A New Icelandic Dream - The Reykjavik Grapevine

A New Icelandic Dream

A New Icelandic Dream

Published September 26, 2013

There are a couple of reasons why a film about Anglo expatriates in Beijing is a perfect choice for the opening night selection of the Reykjavík International Film Festival on September 26. ‘This Is Sanlitun’ is the first new film in eight years from Icelandic-Irish filmmaker Róbert I. Douglas. And its similarities to his first film, the 2000 hit ‘Icelandic Dream,’ should prompt local audiences to reconsider their relationship to economic ambition, a decade-plus on.
Structurally, ‘This Is Sanlitun’ could almost be a track-changes version of ‘Icelandic Dream.’ Call it “Global Dream.” Both chart the ups and downs of a deluded-underdog entrepreneur, investing his dreams of life-changing wealth and fame in the import-export of an extremely dubious product; both ‘Icelandic Dream’s’ Toti and ‘This Is Sanlitun’s’ Gary are also divorced dads learning, on a delayed curve, to be present parents for their pre-teen children. In this case, Gary (Carlos Ottery) is a beer-fond English washout who arrives in Beijing with a sample case, not of Icelandic Dream’s Bulgarian cigarettes but of a North Korean hair-growth tonic called “Gro-Up.” This is also the message he must heed before he can maintain a relationship with his child, played by Róbert’s own mixed-race son.
These geographical and cultural wrinkles suggest what is new about ‘This Is Sanlitun,’ named for the Beijing address around which much of the action takes place. Róbert, reached over Skype from the Toronto International Film Festival where the movie just had its world premiere, allows the resemblances, but is quick to point out that they’re only half of the story. “Times change, setting changes, but the fundamentals are the same: I’m interested in the theme of people looking at the next-door neighbour and thinking, ‘They’ve got it better…’ It’s a story that you’re comfortable with, but you still have something to think about with it.” Róbert elaborates on the biggest new thing that the template allows him to think about: “I made ‘Icelandic Dream’ right before the whole Icelandic financial boom and I’m making this movie while China’s on top, about Westerners coming from countries that are down.” Seen that way, ‘This Is Sanlitun’ depicts the optimism of turn-of-the-century Europeans continuing unchastened under slightly altered circumstances.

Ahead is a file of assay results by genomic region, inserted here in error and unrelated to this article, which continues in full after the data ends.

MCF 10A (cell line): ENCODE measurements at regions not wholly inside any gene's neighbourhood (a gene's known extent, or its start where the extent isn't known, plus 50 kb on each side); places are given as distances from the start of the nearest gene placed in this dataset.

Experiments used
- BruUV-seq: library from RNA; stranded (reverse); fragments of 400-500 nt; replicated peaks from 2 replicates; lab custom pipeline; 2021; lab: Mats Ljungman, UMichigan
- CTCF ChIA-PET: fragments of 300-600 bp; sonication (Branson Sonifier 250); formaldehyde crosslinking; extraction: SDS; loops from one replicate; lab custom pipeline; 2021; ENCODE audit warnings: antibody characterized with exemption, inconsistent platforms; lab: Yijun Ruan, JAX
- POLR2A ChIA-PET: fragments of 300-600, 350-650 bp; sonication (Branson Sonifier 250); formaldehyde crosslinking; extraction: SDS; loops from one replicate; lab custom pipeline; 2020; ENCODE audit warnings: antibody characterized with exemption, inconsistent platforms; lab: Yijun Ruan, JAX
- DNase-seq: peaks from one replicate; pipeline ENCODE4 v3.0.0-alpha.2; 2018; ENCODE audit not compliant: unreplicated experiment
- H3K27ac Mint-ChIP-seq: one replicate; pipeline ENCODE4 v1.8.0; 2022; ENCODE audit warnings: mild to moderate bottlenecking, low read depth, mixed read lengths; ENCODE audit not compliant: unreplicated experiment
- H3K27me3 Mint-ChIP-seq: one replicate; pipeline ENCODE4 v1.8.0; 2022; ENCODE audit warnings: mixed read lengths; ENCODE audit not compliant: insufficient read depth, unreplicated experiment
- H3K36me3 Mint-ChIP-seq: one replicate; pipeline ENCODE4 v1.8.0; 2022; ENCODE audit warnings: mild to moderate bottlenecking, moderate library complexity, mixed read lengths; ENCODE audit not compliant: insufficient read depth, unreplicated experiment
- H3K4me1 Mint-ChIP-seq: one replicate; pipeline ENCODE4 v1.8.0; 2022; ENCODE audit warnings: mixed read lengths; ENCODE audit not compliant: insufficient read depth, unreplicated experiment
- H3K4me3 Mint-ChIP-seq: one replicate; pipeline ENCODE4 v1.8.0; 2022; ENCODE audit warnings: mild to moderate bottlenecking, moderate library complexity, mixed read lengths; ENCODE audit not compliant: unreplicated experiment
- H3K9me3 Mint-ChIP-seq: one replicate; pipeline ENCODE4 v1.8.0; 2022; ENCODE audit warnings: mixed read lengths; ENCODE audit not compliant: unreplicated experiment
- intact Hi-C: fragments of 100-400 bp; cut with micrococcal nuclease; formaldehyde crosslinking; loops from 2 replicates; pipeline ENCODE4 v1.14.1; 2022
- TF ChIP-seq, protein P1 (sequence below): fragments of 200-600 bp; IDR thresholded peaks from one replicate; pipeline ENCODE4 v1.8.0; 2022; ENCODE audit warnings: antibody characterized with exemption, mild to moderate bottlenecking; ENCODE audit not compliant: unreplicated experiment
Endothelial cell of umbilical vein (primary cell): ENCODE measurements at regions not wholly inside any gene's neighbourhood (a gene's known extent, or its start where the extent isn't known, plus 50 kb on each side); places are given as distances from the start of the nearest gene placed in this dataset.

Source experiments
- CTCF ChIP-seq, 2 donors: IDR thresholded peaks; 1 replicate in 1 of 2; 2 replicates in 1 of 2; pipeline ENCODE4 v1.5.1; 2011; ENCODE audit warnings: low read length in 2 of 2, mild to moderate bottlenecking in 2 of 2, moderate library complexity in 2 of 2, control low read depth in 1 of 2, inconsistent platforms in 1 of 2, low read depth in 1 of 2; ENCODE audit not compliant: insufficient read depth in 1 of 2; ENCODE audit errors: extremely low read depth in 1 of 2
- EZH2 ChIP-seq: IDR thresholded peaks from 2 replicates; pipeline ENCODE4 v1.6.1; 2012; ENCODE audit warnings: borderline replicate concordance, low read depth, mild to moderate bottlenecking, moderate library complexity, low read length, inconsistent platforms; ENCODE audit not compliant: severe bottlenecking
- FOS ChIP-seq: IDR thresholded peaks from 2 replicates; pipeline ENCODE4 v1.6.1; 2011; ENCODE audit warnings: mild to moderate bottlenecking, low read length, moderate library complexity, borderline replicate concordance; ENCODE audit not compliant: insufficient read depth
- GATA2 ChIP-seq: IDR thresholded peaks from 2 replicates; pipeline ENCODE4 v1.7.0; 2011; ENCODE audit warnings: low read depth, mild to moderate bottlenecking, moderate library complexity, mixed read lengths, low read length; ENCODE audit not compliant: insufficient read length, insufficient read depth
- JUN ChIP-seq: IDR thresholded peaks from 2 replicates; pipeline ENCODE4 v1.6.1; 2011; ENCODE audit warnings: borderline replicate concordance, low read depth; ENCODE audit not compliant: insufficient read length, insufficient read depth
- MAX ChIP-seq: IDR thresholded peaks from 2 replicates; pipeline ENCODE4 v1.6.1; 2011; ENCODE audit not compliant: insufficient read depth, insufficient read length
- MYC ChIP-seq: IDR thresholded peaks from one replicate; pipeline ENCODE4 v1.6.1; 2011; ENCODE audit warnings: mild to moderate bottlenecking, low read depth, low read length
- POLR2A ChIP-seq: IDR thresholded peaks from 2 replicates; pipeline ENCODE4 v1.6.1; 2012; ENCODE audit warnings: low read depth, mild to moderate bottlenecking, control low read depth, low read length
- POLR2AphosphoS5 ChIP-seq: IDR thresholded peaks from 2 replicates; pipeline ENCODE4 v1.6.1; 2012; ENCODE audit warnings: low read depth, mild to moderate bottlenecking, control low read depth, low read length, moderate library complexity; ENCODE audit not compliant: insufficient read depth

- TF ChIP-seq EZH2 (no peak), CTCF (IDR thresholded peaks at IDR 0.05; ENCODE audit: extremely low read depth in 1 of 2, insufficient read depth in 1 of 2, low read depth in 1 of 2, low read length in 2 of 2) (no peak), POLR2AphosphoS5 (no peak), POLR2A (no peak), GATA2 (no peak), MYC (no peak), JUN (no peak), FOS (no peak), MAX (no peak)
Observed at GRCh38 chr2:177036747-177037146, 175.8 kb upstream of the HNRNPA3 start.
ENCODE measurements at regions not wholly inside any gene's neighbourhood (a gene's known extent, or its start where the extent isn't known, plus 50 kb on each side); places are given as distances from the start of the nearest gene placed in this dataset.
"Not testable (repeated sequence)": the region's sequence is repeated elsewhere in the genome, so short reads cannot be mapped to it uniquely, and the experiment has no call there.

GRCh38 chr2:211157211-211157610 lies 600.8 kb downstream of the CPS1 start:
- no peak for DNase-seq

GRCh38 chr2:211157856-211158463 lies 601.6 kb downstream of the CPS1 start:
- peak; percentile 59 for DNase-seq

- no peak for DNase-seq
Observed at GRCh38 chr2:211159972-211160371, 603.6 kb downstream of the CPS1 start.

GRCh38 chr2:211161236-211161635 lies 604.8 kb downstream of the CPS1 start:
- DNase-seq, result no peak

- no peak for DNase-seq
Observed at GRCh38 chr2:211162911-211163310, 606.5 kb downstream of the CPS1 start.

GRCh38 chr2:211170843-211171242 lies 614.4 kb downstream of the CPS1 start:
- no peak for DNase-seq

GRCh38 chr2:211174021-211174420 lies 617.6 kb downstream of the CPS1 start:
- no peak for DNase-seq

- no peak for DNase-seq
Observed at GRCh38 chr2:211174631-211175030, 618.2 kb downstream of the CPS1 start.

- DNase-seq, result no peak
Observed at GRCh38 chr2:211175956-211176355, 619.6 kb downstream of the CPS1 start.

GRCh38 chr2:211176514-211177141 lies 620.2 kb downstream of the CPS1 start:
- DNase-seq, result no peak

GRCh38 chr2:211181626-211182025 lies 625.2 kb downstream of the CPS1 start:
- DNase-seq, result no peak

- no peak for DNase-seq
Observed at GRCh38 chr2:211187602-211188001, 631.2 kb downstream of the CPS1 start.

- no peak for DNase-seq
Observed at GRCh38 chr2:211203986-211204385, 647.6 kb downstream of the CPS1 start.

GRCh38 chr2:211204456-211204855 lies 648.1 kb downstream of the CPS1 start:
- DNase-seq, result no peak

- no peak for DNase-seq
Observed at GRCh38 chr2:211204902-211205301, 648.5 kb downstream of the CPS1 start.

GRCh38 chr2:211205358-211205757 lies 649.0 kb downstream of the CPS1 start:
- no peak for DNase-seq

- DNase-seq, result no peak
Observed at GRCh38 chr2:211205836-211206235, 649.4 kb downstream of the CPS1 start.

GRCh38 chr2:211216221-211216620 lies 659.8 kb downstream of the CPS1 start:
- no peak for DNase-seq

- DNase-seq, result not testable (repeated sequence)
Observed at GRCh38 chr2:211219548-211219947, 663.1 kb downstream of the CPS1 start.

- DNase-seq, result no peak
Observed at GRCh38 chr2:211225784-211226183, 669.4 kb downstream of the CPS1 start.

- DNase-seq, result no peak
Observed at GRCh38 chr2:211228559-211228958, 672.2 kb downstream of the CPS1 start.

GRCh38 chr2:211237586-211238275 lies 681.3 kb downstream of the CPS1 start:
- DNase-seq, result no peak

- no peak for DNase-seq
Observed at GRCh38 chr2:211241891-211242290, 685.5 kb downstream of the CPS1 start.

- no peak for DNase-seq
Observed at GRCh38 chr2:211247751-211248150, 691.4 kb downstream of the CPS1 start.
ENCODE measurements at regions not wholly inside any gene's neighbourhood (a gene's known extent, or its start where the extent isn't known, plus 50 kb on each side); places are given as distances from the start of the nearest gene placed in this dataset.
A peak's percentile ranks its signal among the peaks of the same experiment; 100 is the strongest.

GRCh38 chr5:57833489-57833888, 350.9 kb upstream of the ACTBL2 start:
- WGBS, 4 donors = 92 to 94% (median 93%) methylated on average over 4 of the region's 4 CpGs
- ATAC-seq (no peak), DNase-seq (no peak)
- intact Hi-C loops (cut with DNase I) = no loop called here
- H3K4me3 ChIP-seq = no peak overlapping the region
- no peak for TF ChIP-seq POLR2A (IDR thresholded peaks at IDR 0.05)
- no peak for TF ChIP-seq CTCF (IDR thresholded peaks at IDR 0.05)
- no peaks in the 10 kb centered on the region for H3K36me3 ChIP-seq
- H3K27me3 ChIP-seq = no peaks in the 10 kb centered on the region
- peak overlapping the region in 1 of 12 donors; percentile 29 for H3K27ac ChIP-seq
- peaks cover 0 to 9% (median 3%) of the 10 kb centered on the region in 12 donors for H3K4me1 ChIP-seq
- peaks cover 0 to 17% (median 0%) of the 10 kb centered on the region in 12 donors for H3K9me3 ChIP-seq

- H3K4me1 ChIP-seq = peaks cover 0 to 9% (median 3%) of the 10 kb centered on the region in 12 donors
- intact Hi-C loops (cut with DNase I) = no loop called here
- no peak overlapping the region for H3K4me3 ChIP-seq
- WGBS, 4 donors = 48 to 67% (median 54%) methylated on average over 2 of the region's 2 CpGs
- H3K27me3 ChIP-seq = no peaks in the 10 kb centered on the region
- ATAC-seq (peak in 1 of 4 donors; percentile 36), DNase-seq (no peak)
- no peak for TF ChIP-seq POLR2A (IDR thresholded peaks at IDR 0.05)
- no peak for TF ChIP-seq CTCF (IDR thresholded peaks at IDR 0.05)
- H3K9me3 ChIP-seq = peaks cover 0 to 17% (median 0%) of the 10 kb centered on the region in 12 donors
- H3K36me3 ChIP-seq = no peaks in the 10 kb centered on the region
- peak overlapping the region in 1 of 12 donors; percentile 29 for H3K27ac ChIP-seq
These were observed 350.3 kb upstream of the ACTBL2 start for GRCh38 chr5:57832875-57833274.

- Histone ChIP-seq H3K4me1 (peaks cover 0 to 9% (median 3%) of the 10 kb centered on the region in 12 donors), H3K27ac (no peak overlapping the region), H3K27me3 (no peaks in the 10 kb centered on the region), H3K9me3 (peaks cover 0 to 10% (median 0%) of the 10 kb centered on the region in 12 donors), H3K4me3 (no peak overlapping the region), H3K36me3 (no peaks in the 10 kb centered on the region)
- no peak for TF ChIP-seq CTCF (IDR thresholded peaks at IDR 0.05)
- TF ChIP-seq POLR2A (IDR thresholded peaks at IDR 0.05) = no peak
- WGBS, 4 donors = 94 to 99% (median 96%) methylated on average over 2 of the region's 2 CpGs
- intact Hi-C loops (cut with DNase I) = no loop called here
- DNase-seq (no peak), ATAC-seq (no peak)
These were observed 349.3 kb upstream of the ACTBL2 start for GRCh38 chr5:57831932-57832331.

This Is Post-Crash Cinema
While Iceland and China currently circle each other with mutual sociopolitical interest, the impetus for this film was more personal. Róbert moved to Beijing several years ago when his now ex-wife got a job in the Icelandic embassy; he stayed on to be near their son.
It’s been eight years since his last film, the sports-and-sexuality comedy ‘Eleven Men Out,’ a gap which he attributes to the collapse of the Icelandic economy which took much of the public and private film-funding apparatus down with it. “At a certain point, I just got frustrated and tired,” Róbert says, and he and his friend Carlos Ottery, who stars as Gary, simply began filming. From these very improvisatory beginnings, in which Gary chases hopeless business leads and is blithely buffeted by an unfamiliar culture, the film arose.